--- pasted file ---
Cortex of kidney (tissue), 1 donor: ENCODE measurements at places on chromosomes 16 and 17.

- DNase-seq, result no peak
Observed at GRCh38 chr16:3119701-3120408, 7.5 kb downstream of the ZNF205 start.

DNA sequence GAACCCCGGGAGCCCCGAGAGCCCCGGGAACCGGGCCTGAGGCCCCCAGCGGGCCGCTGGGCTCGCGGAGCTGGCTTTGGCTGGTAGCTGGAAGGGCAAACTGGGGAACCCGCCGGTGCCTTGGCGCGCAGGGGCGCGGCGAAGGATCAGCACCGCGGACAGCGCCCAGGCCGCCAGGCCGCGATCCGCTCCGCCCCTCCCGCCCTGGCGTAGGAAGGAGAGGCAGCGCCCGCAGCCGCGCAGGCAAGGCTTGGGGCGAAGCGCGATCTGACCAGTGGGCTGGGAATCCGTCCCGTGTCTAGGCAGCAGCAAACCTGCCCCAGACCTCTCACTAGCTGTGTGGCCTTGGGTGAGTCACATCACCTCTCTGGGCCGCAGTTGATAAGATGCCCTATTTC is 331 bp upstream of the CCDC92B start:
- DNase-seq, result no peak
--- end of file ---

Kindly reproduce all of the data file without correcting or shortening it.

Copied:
Cortex of kidney (tissue), 1 donor: ENCODE measurements at places on chromosomes 16 and 17.

- DNase-seq, result no peak
Observed at GRCh38 chr16:3119701-3120408, 7.5 kb downstream of the ZNF205 start.

DNA sequence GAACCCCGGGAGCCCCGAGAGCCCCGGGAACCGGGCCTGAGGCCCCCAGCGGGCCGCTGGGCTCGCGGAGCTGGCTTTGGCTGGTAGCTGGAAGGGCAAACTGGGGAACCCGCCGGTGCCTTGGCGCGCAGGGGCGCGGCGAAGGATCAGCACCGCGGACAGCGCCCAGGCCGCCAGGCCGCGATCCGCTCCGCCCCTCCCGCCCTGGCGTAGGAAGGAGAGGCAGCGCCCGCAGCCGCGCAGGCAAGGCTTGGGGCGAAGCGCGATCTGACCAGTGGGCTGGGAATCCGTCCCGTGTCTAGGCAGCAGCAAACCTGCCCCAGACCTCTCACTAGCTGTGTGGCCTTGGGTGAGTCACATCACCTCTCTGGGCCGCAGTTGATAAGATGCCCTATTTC is 331 bp upstream of the CCDC92B start:
- DNase-seq, result no peak